In 1997, Arizona Gov. Fife Symington III (R) was convicted of defrauding his lenders during his time as a real estate developer. He was also convicted of extorting a pension fund and perjuring himself in bankruptcy court. The conviction was later overturned in 1999 by the Ninth Circuit Court of Appeals. Despite being bitter political enemies during the government shutdown of 1995, President Bill Clinton then pardoned Symington before a retrial could take place. The truth gets even stranger. As college students in the 60s, Symington once saved Bill Clinton’s life. He pulled Clinton out of a rip tide and swam them both to shore during a Massachusetts beach party. Talk about a Get Out of Jail Free card.
In 1996, Arkansas Gov. Jim Guy Tucker (D) was convicted of fraud and conspiracy during the Whitewater investigation. He was sentenced to four years in prison, but this was changed to probation after a transplant surgeon testified Tucker could not serve his sentence. Tucker would be dead of liver disease within those four years, the surgeon testified. Tucker is still alive today.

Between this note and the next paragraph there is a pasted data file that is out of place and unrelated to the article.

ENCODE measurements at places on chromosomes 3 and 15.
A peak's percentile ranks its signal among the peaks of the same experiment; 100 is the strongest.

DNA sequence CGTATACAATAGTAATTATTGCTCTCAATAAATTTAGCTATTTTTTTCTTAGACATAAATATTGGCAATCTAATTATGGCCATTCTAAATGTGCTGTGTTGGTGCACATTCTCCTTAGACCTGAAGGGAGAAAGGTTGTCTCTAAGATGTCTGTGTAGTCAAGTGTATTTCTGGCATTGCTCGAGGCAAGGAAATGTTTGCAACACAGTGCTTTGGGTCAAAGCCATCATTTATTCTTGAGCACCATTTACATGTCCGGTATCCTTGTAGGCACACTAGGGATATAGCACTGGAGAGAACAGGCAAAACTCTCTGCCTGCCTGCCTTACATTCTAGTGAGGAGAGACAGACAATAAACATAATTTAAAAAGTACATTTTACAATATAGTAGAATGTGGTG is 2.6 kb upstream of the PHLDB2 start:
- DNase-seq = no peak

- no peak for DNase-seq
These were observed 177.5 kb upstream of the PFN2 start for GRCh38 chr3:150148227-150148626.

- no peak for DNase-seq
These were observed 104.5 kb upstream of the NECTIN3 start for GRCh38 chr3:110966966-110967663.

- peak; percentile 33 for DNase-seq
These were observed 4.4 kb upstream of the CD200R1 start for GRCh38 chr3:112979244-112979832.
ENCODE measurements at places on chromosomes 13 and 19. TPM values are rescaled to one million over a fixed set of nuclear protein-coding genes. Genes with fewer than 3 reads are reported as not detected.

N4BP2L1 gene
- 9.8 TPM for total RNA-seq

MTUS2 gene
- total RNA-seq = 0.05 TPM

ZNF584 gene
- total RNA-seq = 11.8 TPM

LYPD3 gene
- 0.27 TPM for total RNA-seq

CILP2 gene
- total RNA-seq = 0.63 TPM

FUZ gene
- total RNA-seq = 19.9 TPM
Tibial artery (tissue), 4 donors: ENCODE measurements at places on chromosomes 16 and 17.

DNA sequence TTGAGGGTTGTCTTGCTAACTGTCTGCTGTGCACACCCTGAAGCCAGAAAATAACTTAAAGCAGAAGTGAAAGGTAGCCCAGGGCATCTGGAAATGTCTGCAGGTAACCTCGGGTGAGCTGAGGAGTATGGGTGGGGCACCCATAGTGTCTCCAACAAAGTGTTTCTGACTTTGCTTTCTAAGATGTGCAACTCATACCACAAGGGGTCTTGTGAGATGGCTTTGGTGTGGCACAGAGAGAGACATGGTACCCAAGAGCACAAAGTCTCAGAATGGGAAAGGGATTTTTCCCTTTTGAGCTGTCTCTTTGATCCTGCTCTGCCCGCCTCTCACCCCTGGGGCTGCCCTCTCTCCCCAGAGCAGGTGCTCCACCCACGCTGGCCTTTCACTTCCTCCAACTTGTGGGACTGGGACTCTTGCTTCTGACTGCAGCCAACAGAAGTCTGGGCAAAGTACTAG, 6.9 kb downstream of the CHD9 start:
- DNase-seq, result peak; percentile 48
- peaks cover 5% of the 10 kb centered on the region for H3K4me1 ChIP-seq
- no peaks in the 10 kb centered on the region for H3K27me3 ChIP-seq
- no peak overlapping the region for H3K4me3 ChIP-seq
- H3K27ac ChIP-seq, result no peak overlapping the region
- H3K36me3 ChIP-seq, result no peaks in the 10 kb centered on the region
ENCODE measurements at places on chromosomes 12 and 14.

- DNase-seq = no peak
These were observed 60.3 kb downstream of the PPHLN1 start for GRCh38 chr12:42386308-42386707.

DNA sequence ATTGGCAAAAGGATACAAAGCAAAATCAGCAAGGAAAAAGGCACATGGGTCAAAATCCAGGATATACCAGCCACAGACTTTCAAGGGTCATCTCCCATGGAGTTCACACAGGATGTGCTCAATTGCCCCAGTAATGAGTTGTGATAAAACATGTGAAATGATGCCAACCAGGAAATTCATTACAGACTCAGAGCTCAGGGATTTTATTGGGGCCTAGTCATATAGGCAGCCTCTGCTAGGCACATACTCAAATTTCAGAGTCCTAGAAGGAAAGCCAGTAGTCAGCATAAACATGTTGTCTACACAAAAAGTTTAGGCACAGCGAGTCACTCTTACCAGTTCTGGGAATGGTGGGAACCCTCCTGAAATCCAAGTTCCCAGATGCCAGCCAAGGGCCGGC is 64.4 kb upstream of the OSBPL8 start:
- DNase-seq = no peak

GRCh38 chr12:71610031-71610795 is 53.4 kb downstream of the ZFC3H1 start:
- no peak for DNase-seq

It’s all still small potatoes when you compare this to Illinois.
Illinois Gov. Rod Blagojevich (D) was convicted of 17 counts of fraud in 2011 after he tried to auction off the State Senate seat vacated when Barack Obama became a U.S. Senator. Blagojevich was sentenced to 14 years in prison. Initially, Blagojevich refused to leave office, rare for a Governor under criminal investigation, and it took a 59-0 vote of the Illinois Senate to impeach and remove him.
Blagojevich wasn’t alone. Illinois Gov. George Ryan (R) was convicted of 18 counts of corruption and racketeering during his time as governor and Secretary of State. He was involved in the illegal sale of licenses and contracts relating to trucking operations. He may’ve gotten away with it, too, until a piece of a truck came loose in Wisconsin, causing a van to crash. That crash killed six children, and the federal investigation resulted in Ryan’s conviction. He ultimately served only five years.
Before him, Illinois Gov. Dan Walker (D) pleaded guilty to bank fraud. He borrowed money out of the loans his bank gave out. He spent 18 months in prison out of the seven years he was initially sentenced to. Why? His ailing health and imminent death were cited as reasons for his early release in 1989. He passed away early in 2015.